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    LAST FLIGHT

    Ernest Shults, nearly 100 years old, took his "last flight" Friday, October 3, 1997. A mechanic with the U. S. Air Mail Service, Ernest loved working with aircraft engines, on and off the job.

    In retirement he rebuild antique airplane engines "just for fun," as he told a newspaper reporter in 1971. "I build them down and build them back better than they were."

    Ernest (shown at left with his wife Marie in 1989) launched his aviation career in World War I as a navy submarine spotter flying pusher airplanes off the coast of France. His duties included carrying two passenger pigeons on each flight, one to be released halfway to his destination and the other when he arrived. The problem, as Ernest pointed out to his commanding officer, was how to release the pigeons without their striking the props. He solved the dilemma by stalling the plane, then releasing the birds just as it started to lose altitude. As the birds' natural inclination is to climb, they cleared the props with all their feather intact, happily finding their way back to home base.

    Following his employment with the Air Mail Service and later Boeing Air Transport, Ernest became a co-pilot and mechanic for Phillips Petroleum Company's Ford tri-motor executive transport. It was during this period he met and made friends with Wiley Post. Ernest worked with Post to prove that airplanes could fly transcontinental at altitudes of 35,000 feet. Post used his airplane "Winnie Mae" for the test flight, which in 1935, after two aborted tries, proved successful. After Post, along with Will Rogers, crashed and died in Alaska, Ernest and his wife, Marie, helped haul the famous plane to the freight depot to be carted and sent to Washington, D.C. where it resides in the Smithsonian Institution.

    Ernest's career included time with United Air Lines in Cheyenne, Wyoming. Through the years he was associated with various other companies besides Phillips Petroleum, such as Aero Underwriters Insurance Association, Allison Division of General Motors and Pacific Airmotive. Among Ernest's credits are the many engines he rebuild for air races all over the country.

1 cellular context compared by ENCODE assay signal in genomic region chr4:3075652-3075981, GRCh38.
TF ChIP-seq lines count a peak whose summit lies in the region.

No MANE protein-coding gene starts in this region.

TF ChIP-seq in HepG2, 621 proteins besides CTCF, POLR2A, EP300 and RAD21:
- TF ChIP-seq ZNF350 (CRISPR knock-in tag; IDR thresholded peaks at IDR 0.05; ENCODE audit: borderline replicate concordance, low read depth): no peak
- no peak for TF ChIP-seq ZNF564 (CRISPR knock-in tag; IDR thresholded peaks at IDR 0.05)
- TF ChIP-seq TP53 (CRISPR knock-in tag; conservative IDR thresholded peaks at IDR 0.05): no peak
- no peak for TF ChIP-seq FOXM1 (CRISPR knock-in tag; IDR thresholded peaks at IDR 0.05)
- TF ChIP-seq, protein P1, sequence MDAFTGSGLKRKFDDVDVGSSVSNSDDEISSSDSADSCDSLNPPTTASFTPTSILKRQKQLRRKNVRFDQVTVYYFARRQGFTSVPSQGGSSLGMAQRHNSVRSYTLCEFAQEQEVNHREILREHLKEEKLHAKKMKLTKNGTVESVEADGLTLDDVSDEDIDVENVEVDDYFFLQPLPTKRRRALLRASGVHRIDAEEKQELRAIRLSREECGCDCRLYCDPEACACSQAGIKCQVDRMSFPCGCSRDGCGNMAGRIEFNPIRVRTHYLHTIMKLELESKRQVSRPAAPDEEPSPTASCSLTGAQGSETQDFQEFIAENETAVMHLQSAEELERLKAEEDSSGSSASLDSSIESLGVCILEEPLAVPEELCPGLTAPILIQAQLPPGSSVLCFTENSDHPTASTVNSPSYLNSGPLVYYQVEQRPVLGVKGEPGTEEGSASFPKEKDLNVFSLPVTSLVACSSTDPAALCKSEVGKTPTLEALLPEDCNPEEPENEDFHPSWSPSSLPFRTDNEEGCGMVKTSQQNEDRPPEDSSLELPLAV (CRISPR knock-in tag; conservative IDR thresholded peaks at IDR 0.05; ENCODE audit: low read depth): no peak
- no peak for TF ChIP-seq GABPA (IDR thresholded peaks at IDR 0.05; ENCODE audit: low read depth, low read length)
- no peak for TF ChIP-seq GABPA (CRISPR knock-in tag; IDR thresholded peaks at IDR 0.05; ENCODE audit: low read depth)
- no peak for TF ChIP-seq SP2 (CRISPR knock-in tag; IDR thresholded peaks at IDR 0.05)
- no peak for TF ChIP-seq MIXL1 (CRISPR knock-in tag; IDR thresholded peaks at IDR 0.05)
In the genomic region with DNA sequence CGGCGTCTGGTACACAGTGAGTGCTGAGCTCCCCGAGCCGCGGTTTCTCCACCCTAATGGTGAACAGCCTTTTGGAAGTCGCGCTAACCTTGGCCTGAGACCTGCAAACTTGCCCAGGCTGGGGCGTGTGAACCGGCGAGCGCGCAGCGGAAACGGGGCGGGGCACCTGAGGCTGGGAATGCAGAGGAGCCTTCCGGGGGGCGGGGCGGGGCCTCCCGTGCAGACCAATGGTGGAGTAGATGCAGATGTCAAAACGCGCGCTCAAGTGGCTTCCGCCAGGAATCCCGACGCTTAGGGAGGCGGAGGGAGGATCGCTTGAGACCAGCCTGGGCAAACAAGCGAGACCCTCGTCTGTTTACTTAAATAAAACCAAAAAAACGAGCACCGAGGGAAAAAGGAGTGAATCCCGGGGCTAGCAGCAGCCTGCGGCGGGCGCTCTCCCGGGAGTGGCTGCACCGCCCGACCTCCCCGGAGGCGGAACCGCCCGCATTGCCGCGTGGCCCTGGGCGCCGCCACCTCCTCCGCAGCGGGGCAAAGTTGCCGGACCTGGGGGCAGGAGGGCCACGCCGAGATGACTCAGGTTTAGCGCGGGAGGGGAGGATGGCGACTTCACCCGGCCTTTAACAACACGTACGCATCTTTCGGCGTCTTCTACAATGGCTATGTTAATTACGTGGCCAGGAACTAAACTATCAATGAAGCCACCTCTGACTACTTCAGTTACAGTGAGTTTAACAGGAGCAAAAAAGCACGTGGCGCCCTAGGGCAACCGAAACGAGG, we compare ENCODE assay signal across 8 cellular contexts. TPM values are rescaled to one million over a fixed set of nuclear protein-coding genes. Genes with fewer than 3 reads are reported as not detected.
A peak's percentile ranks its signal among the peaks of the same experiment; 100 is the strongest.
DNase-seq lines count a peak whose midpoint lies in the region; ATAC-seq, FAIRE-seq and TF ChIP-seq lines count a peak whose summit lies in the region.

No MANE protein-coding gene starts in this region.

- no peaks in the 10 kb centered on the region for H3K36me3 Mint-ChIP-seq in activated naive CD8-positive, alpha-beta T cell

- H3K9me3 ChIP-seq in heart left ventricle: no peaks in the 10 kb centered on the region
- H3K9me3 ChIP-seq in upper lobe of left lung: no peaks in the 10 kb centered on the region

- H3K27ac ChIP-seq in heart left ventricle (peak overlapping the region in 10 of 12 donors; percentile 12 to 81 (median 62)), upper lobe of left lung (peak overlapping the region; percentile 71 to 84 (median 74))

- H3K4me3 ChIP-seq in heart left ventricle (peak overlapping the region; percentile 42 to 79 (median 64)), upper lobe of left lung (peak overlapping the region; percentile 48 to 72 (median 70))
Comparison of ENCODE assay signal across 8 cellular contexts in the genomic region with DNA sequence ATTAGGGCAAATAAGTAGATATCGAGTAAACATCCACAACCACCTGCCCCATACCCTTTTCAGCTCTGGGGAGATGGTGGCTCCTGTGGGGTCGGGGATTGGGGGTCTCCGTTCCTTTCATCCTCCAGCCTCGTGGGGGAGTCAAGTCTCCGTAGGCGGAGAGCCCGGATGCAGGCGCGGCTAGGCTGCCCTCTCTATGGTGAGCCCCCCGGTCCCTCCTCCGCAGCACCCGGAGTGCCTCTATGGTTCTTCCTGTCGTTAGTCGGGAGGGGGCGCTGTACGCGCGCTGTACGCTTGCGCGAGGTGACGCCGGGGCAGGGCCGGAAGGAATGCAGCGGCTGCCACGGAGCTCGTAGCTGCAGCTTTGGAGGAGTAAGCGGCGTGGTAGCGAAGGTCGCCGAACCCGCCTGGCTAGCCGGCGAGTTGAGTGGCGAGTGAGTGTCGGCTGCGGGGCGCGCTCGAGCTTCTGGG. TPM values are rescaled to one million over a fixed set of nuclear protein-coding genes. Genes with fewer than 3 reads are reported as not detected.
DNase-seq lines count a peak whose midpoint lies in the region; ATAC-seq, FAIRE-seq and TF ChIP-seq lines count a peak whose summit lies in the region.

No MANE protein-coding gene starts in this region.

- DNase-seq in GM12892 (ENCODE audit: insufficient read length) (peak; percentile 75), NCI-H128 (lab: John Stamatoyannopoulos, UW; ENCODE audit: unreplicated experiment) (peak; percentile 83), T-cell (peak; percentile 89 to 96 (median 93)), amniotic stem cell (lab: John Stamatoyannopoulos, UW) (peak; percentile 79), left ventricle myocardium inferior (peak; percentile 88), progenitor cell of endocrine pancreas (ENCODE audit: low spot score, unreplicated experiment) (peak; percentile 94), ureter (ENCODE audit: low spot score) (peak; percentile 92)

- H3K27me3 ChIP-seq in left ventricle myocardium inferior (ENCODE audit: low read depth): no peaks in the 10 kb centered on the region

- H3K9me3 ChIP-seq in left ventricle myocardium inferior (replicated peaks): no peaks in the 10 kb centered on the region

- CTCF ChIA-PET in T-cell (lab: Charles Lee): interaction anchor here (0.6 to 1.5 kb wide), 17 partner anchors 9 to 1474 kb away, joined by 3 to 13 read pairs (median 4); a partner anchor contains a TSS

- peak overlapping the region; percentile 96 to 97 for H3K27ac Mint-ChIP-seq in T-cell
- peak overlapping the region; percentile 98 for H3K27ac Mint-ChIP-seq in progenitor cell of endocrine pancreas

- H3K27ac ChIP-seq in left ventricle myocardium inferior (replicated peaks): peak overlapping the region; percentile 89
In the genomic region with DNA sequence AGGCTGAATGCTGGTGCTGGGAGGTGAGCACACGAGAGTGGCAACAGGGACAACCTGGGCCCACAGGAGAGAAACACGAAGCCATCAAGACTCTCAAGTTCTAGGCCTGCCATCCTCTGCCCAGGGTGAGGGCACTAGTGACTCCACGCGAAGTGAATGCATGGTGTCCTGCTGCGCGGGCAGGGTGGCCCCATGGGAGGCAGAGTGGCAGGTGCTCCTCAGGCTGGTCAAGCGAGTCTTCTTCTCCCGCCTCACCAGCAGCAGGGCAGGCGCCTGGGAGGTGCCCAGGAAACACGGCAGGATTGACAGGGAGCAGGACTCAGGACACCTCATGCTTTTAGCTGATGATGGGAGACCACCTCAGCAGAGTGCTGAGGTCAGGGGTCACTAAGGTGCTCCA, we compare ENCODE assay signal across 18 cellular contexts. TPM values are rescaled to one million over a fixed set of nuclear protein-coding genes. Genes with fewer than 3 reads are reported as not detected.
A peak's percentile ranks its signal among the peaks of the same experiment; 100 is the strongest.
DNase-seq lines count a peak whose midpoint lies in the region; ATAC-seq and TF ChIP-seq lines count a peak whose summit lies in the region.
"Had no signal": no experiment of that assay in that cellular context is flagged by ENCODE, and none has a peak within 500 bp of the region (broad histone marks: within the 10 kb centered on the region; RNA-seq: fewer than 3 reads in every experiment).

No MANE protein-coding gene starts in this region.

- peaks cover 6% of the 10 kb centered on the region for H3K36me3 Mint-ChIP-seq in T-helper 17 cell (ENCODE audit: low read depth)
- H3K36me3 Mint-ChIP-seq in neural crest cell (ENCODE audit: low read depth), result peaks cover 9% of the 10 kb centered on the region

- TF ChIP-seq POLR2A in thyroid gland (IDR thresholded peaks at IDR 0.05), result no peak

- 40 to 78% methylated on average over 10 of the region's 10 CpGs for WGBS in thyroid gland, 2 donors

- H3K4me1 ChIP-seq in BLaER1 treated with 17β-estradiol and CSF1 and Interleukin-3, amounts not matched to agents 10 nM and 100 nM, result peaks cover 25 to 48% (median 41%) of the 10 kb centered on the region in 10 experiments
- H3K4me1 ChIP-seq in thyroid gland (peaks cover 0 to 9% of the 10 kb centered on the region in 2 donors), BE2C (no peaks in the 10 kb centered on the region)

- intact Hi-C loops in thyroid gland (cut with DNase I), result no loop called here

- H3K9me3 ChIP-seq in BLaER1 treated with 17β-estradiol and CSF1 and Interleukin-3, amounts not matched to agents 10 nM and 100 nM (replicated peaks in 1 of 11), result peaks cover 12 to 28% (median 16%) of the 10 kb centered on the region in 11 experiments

Louise Thaden, the first woman pilot to win the Bendix Trophy Race, used an engine Ernest rebuilt. He was instrumental in building sky writing equipment for Art Gobel, the pioneer skywriter and aviator. Retirement to Ernest met doing the things he loved the most, rebuilding airplane engines He also kept active as a member of the Air Mail Pioneers. Ernest and Marie celebrated nearly 77 years of marriage before she died in 1996.

      Marie Shults and Mae Post tow the 'Winnie Mae' to a box car that loaded Wiley Post's famed plane for its destination at the Smithsonian National Air  and Space Museum.  The 'Winnie Mae' had completed two around-the-world flights and numerous sub-stratosphere experimental flights that earned it a place in "outer space" exploration history. The date of the photo was Nov. 1935, three  months after Wiley and Will Rogers crashed and died in Alaska.

    Remember the
    Forgotten Mechanic

    Through the history of world aviation
    Many names have come to the fore.
    Great deeds of the past
    In our memory will last
    As they're joined by more and more.

    When man first started his labor
    In his quest to conquer the sky,
    He was designer, mechanic, and pilot,

    He built a machine that would fly.
    But somehow that order got twisted,
    And then in the public's eye
    The only man that could be seen
    Was the man who knew how to fly.

    The pilot was everyone's hero;
    He was brace, he was bold, he was grand
    As he stood by his battered old biplane
    With his goggles and helmet in hand.
    To be sure these pilots all earned it.
    To fly you have to have guts.
    And they blazed their
    Names in the Hall of Fame
    On wings with baling wire struts.

    But for each of these flying heroes,
    There were thousands of little renown,
    And these were the men who worked on the planes
    But kept their feet on the ground.

    We all know the name of Lindbergh,
    And we've read of his flight to fame.
    But think, if you can,
    Of his maintenance man
    Can you remember his name?

    And think of our wartime heroes
    Gabreski, Jabara, and Scott.
    Can you tell me the names of their crew chiefs?
    A thousand to one you cannot.

    Now pilots are highly trained people,
    And wings are not easily won.
    But without the work of the maintenance man
    Our pilots would march with a gun.

    So when you see mighty aircraft
    As they mark their way through the air,
    The grease-stained man
    With the wrench in his hand
    Is the man who put them there.

    Author unknown

    PHOTO: Ernest Shults (right) and Paul E. Garber, first curator of the Smithsonian National Air and Space Museum, discuss shipping the 'Winnie Mae' to Washington, D.C. after a distinguished career in the early history of commercial and explorative aeronautics. 

     


       

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